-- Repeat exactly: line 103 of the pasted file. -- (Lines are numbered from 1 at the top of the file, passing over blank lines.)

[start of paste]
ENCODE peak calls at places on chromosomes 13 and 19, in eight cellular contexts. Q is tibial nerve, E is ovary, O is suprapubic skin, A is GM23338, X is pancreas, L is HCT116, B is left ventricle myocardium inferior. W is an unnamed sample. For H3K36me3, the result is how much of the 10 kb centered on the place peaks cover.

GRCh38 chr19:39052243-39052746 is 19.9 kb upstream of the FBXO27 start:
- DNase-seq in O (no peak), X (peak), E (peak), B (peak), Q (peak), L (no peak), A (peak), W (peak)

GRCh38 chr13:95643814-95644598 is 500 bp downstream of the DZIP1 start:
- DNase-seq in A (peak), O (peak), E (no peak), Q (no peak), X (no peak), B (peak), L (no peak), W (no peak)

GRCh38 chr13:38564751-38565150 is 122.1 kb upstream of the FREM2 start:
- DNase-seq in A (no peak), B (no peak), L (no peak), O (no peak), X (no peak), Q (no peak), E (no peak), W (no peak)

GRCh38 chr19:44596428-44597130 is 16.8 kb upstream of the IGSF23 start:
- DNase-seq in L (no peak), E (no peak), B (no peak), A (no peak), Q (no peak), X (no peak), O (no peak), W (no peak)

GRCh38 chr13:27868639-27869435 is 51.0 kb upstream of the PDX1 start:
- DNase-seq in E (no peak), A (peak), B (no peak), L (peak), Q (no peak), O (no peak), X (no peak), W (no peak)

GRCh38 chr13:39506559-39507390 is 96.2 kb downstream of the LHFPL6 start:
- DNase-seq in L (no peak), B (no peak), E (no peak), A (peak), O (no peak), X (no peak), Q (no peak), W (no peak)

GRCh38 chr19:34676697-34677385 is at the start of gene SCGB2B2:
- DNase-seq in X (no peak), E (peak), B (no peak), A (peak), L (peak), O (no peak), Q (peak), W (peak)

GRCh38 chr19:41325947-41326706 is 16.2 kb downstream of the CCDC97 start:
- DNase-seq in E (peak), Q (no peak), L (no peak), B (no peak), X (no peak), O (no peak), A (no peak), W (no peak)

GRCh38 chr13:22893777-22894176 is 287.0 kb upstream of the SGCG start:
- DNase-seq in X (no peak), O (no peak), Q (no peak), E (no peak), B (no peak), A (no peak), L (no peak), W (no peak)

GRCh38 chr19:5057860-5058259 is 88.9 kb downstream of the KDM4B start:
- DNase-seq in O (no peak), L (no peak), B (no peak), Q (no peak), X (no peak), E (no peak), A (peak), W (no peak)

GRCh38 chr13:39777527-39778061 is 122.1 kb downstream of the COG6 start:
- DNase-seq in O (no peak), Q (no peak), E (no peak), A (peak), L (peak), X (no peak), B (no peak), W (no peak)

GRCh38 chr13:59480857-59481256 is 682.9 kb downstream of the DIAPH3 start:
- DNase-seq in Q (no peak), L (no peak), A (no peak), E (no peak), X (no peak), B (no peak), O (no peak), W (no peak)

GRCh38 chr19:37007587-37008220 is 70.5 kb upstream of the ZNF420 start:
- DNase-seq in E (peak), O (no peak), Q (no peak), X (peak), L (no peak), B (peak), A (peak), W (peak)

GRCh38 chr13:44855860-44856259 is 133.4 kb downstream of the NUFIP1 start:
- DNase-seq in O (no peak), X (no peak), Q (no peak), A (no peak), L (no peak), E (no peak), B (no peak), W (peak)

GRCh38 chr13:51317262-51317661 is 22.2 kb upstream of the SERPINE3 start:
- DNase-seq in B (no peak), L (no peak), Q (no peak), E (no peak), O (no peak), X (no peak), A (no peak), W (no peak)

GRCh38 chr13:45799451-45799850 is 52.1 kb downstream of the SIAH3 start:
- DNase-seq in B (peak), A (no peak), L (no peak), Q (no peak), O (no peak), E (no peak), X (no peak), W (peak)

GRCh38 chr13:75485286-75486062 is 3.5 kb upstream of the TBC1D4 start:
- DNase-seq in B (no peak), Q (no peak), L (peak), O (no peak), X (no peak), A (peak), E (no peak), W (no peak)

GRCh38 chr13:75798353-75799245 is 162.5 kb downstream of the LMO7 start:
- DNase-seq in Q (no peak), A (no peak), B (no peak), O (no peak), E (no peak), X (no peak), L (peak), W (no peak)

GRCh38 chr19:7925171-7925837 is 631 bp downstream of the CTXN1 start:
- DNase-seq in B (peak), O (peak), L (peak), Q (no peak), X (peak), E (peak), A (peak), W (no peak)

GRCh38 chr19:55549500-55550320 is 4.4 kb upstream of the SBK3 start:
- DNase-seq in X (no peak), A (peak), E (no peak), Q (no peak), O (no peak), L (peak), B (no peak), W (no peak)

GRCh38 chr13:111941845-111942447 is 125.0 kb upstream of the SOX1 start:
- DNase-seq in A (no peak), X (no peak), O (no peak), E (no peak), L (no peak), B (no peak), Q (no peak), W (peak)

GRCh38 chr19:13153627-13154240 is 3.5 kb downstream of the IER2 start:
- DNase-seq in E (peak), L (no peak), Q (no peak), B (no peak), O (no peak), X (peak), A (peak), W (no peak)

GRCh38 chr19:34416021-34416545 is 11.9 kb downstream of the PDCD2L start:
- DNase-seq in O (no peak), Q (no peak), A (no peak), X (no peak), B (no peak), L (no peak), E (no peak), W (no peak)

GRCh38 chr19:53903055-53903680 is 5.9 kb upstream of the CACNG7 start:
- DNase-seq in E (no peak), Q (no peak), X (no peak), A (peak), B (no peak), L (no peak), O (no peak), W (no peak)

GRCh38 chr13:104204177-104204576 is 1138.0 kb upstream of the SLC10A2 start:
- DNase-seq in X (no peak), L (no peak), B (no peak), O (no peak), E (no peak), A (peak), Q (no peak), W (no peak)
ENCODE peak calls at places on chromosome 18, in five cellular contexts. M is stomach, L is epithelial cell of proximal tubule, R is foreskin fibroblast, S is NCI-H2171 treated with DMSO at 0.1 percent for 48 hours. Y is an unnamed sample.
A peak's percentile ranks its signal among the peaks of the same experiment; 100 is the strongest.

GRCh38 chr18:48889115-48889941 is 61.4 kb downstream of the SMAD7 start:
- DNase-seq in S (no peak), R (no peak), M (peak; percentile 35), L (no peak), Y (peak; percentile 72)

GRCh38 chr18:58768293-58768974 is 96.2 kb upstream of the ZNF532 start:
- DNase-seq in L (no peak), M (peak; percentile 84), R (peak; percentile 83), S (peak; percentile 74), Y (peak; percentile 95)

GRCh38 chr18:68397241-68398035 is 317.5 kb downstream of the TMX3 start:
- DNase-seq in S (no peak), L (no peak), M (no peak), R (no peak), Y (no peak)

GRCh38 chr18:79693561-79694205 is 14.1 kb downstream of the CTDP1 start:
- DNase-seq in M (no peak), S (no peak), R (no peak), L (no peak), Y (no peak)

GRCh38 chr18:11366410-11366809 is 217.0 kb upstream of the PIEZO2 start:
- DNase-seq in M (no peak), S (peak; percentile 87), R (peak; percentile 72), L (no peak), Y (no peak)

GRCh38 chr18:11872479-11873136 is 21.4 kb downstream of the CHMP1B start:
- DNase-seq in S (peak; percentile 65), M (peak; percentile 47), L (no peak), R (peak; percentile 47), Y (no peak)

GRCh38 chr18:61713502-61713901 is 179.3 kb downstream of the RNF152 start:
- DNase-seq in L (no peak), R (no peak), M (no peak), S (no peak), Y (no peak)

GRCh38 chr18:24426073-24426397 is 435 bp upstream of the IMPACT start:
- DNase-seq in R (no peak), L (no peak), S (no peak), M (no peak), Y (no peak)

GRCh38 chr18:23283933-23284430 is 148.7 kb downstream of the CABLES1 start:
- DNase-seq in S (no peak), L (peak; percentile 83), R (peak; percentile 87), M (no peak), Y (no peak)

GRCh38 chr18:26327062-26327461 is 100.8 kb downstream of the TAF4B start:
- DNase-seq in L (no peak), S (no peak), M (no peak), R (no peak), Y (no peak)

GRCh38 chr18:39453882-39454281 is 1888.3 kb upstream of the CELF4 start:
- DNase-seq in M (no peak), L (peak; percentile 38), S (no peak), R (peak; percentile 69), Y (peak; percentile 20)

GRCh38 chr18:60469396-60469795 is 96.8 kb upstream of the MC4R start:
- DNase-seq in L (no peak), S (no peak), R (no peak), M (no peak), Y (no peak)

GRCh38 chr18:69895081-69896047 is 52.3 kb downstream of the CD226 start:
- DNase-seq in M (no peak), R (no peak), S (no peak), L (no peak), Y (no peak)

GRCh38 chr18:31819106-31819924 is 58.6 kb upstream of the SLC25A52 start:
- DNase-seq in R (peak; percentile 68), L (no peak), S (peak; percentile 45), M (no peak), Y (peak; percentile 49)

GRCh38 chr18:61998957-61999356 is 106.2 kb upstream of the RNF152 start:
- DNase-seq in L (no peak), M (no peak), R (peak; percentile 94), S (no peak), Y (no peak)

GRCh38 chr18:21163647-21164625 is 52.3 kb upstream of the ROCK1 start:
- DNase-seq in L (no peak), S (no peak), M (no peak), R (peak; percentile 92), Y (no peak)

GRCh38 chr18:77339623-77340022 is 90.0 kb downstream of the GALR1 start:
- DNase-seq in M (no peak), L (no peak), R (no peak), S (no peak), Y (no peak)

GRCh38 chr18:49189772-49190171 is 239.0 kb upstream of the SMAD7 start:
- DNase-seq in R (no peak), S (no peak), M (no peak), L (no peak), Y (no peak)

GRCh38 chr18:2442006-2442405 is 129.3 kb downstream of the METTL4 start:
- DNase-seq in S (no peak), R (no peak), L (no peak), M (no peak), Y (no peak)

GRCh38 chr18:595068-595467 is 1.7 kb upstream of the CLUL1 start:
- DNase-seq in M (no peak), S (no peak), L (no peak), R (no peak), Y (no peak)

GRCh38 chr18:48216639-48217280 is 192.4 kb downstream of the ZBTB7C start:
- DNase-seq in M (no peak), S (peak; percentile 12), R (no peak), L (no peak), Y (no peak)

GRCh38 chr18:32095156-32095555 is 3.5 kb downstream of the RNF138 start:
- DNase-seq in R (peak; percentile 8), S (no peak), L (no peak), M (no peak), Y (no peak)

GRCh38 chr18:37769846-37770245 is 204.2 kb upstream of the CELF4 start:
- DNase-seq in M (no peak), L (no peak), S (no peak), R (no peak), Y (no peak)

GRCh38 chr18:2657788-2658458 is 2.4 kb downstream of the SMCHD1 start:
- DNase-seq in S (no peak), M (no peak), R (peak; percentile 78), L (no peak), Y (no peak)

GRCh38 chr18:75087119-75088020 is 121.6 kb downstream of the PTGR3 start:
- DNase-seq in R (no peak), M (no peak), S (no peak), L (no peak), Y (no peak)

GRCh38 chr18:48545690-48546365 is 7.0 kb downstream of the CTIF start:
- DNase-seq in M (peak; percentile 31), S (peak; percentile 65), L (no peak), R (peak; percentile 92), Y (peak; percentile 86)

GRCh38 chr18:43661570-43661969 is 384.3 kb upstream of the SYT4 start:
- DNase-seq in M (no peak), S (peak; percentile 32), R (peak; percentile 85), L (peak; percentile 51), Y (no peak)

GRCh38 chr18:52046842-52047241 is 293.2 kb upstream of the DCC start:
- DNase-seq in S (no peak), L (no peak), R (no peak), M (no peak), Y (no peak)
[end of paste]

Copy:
- DNase-seq in R (no peak), M (no peak), S (no peak), L (no peak), Y (no peak)